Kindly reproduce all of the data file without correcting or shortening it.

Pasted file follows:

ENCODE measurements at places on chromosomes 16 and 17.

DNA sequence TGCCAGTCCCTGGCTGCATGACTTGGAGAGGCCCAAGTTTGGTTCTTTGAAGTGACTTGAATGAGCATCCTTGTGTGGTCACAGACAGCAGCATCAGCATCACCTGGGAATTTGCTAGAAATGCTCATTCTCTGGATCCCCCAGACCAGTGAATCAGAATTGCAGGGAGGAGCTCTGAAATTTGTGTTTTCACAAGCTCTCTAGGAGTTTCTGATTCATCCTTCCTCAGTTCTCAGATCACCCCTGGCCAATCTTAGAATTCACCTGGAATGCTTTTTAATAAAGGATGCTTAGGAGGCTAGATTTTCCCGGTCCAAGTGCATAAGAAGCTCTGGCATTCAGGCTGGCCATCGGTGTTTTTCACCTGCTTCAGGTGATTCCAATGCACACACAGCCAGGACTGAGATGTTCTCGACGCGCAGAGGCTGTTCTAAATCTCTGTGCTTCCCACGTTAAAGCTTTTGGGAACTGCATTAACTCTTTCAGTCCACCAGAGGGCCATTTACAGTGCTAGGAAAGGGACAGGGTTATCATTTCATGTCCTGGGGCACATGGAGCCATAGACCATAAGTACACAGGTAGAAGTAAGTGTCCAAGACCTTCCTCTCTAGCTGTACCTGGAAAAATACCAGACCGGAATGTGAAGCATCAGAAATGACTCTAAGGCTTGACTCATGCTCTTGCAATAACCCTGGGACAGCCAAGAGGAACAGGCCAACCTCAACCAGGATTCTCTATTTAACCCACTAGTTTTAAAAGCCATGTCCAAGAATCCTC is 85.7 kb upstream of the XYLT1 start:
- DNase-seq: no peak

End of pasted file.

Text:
ENCODE measurements at places on chromosomes 16 and 17.

DNA sequence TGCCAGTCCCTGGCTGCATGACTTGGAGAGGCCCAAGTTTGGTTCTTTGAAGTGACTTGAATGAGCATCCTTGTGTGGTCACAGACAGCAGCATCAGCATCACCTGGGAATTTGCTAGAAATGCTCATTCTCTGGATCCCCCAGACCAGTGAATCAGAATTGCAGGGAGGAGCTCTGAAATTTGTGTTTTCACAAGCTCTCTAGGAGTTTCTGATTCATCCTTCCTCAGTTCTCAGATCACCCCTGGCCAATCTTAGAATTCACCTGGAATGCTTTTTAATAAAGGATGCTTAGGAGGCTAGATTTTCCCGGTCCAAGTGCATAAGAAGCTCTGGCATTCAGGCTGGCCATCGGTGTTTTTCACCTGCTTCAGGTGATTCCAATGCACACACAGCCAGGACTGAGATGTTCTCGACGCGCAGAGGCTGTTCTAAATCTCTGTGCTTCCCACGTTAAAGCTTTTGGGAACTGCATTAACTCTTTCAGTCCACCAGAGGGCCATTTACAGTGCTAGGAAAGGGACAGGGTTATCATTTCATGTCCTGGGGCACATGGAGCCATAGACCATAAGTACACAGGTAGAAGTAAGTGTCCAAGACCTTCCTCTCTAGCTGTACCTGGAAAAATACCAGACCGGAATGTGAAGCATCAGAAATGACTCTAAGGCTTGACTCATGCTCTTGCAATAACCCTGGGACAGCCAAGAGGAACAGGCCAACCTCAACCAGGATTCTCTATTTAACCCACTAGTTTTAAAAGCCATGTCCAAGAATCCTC is 85.7 kb upstream of the XYLT1 start:
- DNase-seq: no peak